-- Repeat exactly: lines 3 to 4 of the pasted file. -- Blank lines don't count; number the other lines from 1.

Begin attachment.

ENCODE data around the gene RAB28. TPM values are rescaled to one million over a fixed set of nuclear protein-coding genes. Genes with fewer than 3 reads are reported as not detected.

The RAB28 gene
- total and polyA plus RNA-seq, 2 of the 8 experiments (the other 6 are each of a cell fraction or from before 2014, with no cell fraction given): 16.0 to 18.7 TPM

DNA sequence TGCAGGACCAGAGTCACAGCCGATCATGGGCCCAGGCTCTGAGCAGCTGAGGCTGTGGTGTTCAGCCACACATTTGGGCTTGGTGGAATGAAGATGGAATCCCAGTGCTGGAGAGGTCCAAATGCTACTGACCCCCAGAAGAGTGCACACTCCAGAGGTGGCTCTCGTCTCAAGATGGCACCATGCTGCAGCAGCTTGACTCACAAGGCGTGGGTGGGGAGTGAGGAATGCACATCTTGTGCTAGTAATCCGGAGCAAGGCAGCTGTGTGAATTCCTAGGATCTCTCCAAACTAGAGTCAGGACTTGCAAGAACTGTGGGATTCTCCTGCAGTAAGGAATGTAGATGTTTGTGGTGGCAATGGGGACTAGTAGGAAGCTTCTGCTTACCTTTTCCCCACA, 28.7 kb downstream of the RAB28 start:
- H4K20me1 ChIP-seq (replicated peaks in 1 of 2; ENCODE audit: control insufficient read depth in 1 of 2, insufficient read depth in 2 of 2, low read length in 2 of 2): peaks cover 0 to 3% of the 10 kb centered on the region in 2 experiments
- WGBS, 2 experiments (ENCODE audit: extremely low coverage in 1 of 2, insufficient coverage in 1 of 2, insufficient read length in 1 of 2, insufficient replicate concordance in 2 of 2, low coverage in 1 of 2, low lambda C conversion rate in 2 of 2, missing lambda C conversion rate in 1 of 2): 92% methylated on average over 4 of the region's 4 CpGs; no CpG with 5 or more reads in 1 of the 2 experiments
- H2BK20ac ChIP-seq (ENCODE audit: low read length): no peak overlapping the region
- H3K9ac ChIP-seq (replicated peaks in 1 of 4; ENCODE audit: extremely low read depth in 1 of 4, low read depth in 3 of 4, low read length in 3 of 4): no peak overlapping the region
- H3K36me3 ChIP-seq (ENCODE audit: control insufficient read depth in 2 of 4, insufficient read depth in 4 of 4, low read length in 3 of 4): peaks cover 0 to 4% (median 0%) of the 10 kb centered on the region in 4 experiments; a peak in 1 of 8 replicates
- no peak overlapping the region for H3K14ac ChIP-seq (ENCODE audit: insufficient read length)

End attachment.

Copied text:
- total and polyA plus RNA-seq, 2 of the 8 experiments (the other 6 are each of a cell fraction or from before 2014, with no cell fraction given): 16.0 to 18.7 TPM

DNA sequence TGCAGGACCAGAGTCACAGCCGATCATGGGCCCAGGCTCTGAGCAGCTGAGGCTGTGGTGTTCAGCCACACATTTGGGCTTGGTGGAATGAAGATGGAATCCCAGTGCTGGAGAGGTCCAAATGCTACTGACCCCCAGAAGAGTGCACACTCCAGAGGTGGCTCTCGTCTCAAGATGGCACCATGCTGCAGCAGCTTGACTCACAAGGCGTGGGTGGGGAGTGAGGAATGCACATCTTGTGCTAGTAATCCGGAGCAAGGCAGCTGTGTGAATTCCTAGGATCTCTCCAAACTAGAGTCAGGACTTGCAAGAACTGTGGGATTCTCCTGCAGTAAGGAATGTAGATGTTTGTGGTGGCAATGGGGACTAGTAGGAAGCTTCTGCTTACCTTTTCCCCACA, 28.7 kb downstream of the RAB28 start: